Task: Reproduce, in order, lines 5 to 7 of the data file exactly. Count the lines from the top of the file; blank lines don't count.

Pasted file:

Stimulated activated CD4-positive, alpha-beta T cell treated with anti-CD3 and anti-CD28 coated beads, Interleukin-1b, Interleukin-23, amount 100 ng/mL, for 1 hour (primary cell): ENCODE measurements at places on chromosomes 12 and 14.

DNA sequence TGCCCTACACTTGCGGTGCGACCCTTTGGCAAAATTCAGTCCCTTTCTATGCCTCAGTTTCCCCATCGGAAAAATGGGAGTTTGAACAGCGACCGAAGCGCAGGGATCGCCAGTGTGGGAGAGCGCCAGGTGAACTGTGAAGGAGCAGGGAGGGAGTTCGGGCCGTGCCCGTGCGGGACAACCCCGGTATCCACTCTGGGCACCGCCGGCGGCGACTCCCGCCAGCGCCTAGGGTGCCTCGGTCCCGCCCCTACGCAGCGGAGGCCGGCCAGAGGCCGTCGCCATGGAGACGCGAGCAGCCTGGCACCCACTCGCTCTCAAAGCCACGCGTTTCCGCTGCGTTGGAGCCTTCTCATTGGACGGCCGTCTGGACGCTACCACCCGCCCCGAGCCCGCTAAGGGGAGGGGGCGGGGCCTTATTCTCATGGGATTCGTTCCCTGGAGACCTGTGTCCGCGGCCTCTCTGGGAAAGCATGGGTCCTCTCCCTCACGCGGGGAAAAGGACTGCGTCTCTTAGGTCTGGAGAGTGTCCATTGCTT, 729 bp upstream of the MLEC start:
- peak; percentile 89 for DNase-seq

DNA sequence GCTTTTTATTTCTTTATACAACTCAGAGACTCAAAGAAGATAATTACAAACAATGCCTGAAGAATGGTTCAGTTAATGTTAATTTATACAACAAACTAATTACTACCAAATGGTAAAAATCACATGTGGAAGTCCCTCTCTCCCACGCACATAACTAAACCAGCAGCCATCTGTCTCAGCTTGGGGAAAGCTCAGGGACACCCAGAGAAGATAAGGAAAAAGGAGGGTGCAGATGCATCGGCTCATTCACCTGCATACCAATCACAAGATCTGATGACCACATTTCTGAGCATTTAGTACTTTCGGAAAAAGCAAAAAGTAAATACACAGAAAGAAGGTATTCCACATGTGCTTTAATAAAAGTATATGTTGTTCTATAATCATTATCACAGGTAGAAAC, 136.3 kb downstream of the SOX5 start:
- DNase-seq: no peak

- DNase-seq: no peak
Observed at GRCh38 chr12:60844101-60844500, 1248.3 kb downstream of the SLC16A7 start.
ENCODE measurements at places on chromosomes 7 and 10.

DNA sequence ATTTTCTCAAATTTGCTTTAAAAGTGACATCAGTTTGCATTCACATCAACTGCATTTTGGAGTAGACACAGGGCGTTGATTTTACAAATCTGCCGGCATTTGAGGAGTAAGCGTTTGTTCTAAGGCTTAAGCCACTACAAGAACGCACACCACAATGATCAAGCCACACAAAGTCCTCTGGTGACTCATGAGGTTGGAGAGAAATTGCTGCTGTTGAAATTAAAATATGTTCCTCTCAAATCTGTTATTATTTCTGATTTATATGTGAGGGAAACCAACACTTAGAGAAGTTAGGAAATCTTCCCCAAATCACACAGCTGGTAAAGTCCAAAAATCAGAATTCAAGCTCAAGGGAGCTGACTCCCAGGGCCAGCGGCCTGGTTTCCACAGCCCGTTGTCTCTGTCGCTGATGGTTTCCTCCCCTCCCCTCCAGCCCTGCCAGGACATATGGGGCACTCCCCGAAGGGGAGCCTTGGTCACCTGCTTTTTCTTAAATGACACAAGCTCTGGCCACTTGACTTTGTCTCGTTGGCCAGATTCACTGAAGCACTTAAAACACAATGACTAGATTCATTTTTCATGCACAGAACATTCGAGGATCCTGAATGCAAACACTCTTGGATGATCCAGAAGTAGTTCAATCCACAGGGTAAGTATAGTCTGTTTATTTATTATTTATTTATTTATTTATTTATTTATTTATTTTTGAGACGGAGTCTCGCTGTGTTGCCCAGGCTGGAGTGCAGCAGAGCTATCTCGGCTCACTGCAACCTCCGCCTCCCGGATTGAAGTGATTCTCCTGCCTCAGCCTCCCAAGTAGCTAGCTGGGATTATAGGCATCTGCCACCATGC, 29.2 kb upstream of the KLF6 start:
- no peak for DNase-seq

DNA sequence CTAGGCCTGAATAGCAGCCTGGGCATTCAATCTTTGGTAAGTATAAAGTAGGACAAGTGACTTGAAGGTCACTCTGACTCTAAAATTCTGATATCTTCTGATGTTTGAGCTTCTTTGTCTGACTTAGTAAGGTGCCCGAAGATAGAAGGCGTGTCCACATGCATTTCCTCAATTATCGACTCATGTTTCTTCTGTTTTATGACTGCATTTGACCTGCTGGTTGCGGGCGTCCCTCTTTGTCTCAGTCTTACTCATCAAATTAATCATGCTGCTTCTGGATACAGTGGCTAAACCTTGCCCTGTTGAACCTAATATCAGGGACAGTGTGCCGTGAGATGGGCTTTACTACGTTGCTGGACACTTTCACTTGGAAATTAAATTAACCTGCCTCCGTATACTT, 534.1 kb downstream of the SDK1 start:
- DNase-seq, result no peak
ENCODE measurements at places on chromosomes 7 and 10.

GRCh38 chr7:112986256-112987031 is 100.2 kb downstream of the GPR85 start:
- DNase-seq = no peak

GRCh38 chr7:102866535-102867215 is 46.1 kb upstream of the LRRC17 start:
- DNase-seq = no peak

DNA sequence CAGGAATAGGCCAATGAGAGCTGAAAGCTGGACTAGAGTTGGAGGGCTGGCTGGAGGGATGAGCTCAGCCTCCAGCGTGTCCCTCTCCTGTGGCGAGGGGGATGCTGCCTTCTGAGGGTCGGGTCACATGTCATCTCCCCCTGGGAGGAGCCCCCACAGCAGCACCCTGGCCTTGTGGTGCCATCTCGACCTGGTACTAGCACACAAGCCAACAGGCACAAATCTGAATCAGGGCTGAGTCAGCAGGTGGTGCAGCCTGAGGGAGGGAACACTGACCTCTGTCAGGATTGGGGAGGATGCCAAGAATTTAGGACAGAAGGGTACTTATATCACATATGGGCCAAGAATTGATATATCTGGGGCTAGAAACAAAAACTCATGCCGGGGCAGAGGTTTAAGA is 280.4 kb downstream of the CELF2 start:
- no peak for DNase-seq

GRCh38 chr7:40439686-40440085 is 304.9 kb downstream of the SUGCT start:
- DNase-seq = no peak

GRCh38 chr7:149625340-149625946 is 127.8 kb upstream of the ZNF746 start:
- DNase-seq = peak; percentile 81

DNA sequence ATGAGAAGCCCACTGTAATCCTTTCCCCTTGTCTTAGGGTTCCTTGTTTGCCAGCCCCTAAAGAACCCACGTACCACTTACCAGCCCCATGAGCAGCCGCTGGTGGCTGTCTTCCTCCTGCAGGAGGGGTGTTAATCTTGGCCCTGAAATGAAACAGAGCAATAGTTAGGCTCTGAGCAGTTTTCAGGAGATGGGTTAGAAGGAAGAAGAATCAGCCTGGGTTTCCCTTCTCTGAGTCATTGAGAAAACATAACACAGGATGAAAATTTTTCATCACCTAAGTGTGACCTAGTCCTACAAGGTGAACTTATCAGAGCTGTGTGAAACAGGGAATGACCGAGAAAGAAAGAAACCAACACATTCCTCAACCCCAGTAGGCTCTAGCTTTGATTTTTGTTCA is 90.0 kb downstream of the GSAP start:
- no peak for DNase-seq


- DNase-seq: no peak

- DNase-seq: no peak
Observed at GRCh38 chr12:60844101-60844500, 1248.3 kb downstream of the SLC16A7 start.